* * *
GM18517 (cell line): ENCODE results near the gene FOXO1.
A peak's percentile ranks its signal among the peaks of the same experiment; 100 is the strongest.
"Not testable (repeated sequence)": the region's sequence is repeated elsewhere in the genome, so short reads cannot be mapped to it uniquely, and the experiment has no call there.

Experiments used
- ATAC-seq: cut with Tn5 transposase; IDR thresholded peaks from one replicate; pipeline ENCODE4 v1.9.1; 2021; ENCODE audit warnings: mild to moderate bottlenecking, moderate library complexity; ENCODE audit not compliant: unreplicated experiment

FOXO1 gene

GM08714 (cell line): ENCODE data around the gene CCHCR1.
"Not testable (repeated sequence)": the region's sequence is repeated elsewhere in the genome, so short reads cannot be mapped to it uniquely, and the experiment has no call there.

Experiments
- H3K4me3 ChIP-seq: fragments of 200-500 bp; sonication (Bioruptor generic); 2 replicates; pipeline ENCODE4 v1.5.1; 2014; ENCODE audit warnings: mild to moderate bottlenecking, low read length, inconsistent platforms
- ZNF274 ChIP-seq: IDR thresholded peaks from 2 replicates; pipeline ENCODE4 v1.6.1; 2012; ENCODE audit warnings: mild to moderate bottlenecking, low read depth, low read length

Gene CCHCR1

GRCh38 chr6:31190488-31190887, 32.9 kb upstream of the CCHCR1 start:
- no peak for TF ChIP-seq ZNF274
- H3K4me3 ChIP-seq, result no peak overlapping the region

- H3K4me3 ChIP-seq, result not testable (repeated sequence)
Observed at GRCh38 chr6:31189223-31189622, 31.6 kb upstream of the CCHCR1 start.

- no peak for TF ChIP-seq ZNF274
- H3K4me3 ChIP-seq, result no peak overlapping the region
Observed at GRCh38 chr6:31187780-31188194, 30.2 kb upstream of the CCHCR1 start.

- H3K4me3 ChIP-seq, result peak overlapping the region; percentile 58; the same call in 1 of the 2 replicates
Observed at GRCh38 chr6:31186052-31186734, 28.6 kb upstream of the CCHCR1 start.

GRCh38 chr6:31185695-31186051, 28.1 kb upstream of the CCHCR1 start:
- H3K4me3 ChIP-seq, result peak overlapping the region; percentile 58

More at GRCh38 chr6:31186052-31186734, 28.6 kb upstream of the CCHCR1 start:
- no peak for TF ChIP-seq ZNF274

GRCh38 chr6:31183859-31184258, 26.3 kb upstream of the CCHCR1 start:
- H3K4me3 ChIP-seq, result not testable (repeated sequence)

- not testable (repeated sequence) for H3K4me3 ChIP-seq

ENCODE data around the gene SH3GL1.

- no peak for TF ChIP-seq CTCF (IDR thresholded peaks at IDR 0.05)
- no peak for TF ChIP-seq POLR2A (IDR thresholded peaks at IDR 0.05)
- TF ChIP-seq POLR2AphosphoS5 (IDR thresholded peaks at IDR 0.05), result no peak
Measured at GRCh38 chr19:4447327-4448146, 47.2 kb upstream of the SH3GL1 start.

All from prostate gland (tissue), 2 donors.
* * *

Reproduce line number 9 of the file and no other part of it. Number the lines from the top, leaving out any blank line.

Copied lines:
Experiments